The size of the spindle for a trailer axle usually determines the replacement bearing one purchases, for the inner race of the bearing must slide easily over the spindle without excessive clearance. In short, the bore of the inner race must match the spindle. Most axle spindles have one of four diameters, which differ by as little as 1/16 inch. Even though the bore size appears on the package, purchasers not infrequently select the wrong replacement bearing, only to discover the error after the package is opened. Usually the purchaser returns the bearing in its opened package to the store from which it was purchased and exchanges it for the correct bearing. This leaves the store with an opened package which a store employee must attempt to repair, as best one can, to place it on sale again. But customers harbor suspicions about opened and resealed packages and are less likely to purchase a product in such a package. It is estimated that 20% of the bearing kits that are sold are returned with opened packaging, because the customer selected the wrong size.
The present invention resides in a kit that includes a replacement bearing or bearing component and a package which contains the bearing or bearing component. The package or the display on which it is presented has a gauge which enables one to compare a bearing sought to be replaced with the bearing in the package without opening the package.
In the accompanying drawings which form part of the specification and wherein like numerals and letters refer to like parts wherever they occur:
FIG. 1 is a perspective view of a replacement kit constructed in accordance with and embodying the present invention;
FIG. 2 is an exploded perspective of the kit with its clamshell package open;
FIG. 3 is a sectional view taken along line 3--3 of FIG. 6 and showing a used bearing aligned with a gauge on the package of the kit;
FIG. 4 is a fragmentary sectional view of a modified package having another gauge.
FIG. 5 is a perspective view of a display containing kits and having a gauge for selecting the correct kit; and
FIG. 6 is a perspective view of another display from which the kits are suspended on hooks and likewise having a gauge.
Referring now to the drawings, a kit A includes (FIGS. 1 & 3) a bearing B and a package C which encapsulates the bearing B and perhaps related components as well, that is to say components which facilitate the installation of the bearing B as a replacement for another bearing D of equivalent size which has perhaps experienced some deterioration or even failure. The package C confines the bearing B and related components in an orderly arrangement, presenting them favorably to potential purchasers. It further isolates the bearing B from moisture and other contaminants. Finally, it enables potential purchasers to compare the bearing D sought to be replaced with the bearing B in the package C without actually opening the package C.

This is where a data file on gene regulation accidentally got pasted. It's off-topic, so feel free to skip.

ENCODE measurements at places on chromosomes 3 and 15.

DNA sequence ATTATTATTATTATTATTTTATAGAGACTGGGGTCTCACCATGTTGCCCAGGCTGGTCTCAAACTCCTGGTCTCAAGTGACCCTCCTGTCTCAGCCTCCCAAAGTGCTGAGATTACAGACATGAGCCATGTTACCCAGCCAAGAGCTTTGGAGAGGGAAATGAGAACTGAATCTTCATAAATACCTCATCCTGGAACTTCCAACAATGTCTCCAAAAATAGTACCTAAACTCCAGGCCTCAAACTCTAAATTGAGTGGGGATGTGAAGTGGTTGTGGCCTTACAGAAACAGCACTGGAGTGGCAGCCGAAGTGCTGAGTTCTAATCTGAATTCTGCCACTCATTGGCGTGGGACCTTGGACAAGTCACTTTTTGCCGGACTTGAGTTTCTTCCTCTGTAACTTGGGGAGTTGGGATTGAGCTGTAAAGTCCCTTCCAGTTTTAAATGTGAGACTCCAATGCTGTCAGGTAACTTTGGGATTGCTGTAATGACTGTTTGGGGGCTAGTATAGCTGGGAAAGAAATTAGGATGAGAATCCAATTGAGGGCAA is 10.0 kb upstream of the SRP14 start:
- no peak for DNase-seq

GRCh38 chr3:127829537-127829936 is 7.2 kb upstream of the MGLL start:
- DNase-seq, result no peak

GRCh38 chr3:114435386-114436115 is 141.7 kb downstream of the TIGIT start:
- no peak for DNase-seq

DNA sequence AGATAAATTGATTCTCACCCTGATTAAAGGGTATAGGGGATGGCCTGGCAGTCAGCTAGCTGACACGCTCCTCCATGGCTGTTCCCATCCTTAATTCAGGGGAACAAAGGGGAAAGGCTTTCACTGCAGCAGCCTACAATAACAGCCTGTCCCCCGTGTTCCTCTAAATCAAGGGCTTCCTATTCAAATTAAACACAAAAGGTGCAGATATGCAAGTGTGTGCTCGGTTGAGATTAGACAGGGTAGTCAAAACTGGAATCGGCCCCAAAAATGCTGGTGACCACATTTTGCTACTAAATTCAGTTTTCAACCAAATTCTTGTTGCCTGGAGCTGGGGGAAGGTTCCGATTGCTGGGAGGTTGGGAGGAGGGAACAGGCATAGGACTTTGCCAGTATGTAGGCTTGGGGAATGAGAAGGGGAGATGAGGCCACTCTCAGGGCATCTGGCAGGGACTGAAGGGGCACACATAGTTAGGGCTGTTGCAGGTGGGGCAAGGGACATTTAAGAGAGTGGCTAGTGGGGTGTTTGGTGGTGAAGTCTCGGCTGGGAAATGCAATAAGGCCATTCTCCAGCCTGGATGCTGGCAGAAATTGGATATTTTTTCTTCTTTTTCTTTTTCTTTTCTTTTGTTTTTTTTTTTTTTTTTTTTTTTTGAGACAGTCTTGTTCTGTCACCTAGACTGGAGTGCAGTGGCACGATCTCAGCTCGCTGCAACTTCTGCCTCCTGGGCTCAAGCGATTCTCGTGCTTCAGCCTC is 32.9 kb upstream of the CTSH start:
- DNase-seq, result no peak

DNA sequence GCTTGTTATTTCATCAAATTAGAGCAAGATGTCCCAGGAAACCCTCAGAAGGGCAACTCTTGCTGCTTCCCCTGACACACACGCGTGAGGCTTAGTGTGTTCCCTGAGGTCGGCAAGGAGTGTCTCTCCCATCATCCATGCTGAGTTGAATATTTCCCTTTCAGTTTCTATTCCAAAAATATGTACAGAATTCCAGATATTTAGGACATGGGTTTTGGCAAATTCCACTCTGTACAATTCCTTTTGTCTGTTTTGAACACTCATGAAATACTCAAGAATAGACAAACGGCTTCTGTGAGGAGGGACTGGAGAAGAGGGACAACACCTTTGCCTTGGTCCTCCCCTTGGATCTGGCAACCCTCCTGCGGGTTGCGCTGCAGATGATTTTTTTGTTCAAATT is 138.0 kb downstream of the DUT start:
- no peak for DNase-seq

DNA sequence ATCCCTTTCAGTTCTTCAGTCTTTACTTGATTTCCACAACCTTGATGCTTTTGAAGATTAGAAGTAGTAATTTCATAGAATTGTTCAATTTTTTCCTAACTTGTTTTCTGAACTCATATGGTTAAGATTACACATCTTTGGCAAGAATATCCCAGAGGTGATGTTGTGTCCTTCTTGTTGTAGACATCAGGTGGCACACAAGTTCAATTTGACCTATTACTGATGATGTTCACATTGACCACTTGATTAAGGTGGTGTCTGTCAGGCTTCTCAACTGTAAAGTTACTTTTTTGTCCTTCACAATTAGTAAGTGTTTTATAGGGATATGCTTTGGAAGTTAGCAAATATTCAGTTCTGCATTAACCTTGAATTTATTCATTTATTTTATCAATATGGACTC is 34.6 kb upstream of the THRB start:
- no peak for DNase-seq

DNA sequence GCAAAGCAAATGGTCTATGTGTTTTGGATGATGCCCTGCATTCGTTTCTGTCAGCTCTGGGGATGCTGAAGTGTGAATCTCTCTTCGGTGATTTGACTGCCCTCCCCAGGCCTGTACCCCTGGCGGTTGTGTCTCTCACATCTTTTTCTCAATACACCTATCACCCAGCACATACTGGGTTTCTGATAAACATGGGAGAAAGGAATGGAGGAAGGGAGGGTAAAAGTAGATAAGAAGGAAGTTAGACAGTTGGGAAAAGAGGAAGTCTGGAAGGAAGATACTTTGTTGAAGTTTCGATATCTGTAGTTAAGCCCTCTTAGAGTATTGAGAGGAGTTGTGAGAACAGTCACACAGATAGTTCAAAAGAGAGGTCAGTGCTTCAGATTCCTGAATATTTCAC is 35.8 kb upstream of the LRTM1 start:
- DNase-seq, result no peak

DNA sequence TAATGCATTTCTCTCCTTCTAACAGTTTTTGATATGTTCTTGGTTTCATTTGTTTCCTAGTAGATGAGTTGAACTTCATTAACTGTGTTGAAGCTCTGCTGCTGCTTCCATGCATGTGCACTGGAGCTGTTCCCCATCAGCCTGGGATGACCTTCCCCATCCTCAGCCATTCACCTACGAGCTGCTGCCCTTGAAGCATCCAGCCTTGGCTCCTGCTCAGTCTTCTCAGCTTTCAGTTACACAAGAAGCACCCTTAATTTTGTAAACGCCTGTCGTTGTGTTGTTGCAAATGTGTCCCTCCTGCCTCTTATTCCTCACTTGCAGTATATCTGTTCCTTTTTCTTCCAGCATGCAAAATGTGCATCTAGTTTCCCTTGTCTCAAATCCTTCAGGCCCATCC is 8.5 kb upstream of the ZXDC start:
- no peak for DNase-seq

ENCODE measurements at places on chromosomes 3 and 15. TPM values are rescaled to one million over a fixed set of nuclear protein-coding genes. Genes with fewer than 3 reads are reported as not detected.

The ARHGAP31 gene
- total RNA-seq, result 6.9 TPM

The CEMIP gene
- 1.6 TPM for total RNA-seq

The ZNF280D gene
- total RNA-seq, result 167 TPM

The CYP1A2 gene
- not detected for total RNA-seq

The bearing B may serve as a replacement for a bearing on the end of an axle for a small vehicular trailer. As such it will operate as one of two bearings, usually identical, which are mounted in opposition for enabling a hub to rotate with minimum friction about the axle, all while being confined both axially and radially on the axle.
The bearing B typically is a tapered roller bearing having (FIGS. 2 & 3) an inner race in the form of cone 2, an outer race in the form of cup 4, rolling elements in the form of tapered rollers 6, and a cage 8. The cone 2 usually fits around a spindle on the end of an axle, whereas the cup 4 is normally pressed into a bore within a hub. The tapered rollers 6 fit between the cone 2 and the cup 4, enabling one to rotate easily with respect to the other. The cage 8 maintains the correct spacing between the rollers 6. As a consequence, the hub which contains the cup 4 will rotate with little resistance on the spindle which holds the cone 2. To this end, the cone 2 and cup 4 have tapered raceways 10 which are presented toward each other. The tapered rollers 6 contact the cone 2 and cup 4 along the tapered raceways 10. While the tapered raceway 10 of the cup 4 extends from one end of the cup 4 to the other without interruption, the raceway 10 of the cone 2 lies between two ribs 12 located at the ends of the cone 2. In the operation of the bearing B, the rib 12 at the large end of the cone raceway 10 serves to position the tapered rollers 6 axially between the cone 2 and cup 4 and indeed prevents them from being expelled from the annular space between the cone 2 and the cup 4. On the other hand, when the cone 2 is withdrawn from the cup 4, the two ribs 12 together with the cage 8 serve to retain the rollers 6 around the cone raceway 10. As a consequence, the cone 2, the rollers 6, and the cage 8 form a unit known as a cone assembly.